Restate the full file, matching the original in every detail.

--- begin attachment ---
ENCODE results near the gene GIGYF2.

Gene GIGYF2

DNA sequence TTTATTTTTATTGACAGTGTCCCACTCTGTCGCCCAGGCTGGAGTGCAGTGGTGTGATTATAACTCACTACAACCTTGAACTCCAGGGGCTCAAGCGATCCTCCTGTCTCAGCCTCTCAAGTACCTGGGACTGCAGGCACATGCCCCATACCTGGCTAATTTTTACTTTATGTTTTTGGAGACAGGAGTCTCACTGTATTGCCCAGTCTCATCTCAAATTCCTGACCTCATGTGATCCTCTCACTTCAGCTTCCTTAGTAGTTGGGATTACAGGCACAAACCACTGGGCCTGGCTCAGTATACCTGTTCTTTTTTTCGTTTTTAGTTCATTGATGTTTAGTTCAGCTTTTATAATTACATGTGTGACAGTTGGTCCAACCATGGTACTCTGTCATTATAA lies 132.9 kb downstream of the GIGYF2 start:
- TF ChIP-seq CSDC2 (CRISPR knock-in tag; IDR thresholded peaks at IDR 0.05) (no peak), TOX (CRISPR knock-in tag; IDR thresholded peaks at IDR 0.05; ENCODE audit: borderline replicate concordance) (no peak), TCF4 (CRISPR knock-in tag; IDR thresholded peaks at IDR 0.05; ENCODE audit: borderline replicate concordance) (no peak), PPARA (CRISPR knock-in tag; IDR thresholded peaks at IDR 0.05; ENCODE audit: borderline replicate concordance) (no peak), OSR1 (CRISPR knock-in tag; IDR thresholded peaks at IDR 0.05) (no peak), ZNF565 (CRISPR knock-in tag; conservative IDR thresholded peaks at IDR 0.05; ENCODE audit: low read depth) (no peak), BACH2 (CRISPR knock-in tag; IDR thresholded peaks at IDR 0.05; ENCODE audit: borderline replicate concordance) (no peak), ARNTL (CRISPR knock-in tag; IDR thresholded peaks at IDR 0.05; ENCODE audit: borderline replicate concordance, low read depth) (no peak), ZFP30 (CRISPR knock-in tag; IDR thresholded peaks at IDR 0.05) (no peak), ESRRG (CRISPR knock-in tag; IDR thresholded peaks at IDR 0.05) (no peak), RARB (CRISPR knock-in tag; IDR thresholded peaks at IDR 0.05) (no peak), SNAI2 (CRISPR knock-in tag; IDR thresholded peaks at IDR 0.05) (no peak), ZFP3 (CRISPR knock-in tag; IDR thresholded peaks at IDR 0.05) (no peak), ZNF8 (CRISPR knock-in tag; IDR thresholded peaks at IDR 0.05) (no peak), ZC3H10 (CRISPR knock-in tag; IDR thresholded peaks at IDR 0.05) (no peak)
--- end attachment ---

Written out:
ENCODE results near the gene GIGYF2.

Gene GIGYF2

DNA sequence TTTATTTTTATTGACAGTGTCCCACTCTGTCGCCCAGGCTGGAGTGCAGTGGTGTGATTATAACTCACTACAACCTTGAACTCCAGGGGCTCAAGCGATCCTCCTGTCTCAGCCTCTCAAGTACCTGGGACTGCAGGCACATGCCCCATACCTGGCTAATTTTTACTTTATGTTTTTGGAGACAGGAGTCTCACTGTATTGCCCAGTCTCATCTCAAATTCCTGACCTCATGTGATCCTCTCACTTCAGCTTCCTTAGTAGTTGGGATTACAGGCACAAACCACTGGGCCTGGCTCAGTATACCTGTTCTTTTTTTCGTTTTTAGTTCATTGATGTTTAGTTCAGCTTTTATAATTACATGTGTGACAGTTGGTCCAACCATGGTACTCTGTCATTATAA lies 132.9 kb downstream of the GIGYF2 start:
- TF ChIP-seq CSDC2 (CRISPR knock-in tag; IDR thresholded peaks at IDR 0.05) (no peak), TOX (CRISPR knock-in tag; IDR thresholded peaks at IDR 0.05; ENCODE audit: borderline replicate concordance) (no peak), TCF4 (CRISPR knock-in tag; IDR thresholded peaks at IDR 0.05; ENCODE audit: borderline replicate concordance) (no peak), PPARA (CRISPR knock-in tag; IDR thresholded peaks at IDR 0.05; ENCODE audit: borderline replicate concordance) (no peak), OSR1 (CRISPR knock-in tag; IDR thresholded peaks at IDR 0.05) (no peak), ZNF565 (CRISPR knock-in tag; conservative IDR thresholded peaks at IDR 0.05; ENCODE audit: low read depth) (no peak), BACH2 (CRISPR knock-in tag; IDR thresholded peaks at IDR 0.05; ENCODE audit: borderline replicate concordance) (no peak), ARNTL (CRISPR knock-in tag; IDR thresholded peaks at IDR 0.05; ENCODE audit: borderline replicate concordance, low read depth) (no peak), ZFP30 (CRISPR knock-in tag; IDR thresholded peaks at IDR 0.05) (no peak), ESRRG (CRISPR knock-in tag; IDR thresholded peaks at IDR 0.05) (no peak), RARB (CRISPR knock-in tag; IDR thresholded peaks at IDR 0.05) (no peak), SNAI2 (CRISPR knock-in tag; IDR thresholded peaks at IDR 0.05) (no peak), ZFP3 (CRISPR knock-in tag; IDR thresholded peaks at IDR 0.05) (no peak), ZNF8 (CRISPR knock-in tag; IDR thresholded peaks at IDR 0.05) (no peak), ZC3H10 (CRISPR knock-in tag; IDR thresholded peaks at IDR 0.05) (no peak)